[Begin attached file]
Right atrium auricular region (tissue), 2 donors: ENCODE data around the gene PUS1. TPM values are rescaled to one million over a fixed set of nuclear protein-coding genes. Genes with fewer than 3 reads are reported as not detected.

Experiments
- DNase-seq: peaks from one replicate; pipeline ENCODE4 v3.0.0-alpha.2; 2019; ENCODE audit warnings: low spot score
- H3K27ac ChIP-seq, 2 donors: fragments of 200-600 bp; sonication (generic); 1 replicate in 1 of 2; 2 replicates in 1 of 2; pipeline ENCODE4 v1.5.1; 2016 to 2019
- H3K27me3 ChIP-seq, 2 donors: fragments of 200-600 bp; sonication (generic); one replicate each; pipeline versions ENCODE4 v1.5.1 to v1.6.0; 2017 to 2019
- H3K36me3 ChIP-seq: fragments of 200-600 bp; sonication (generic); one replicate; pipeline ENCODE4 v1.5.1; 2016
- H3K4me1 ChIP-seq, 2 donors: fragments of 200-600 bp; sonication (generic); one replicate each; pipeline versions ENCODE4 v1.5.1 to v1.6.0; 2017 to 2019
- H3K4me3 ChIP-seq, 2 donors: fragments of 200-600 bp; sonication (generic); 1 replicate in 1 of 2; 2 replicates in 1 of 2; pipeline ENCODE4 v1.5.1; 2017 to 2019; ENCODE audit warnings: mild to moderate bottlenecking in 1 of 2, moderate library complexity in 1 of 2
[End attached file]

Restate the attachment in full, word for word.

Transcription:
Right atrium auricular region (tissue), 2 donors: ENCODE data around the gene PUS1. TPM values are rescaled to one million over a fixed set of nuclear protein-coding genes. Genes with fewer than 3 reads are reported as not detected.

Experiments
- DNase-seq: peaks from one replicate; pipeline ENCODE4 v3.0.0-alpha.2; 2019; ENCODE audit warnings: low spot score
- H3K27ac ChIP-seq, 2 donors: fragments of 200-600 bp; sonication (generic); 1 replicate in 1 of 2; 2 replicates in 1 of 2; pipeline ENCODE4 v1.5.1; 2016 to 2019
- H3K27me3 ChIP-seq, 2 donors: fragments of 200-600 bp; sonication (generic); one replicate each; pipeline versions ENCODE4 v1.5.1 to v1.6.0; 2017 to 2019
- H3K36me3 ChIP-seq: fragments of 200-600 bp; sonication (generic); one replicate; pipeline ENCODE4 v1.5.1; 2016
- H3K4me1 ChIP-seq, 2 donors: fragments of 200-600 bp; sonication (generic); one replicate each; pipeline versions ENCODE4 v1.5.1 to v1.6.0; 2017 to 2019
- H3K4me3 ChIP-seq, 2 donors: fragments of 200-600 bp; sonication (generic); 1 replicate in 1 of 2; 2 replicates in 1 of 2; pipeline ENCODE4 v1.5.1; 2017 to 2019; ENCODE audit warnings: mild to moderate bottlenecking in 1 of 2, moderate library complexity in 1 of 2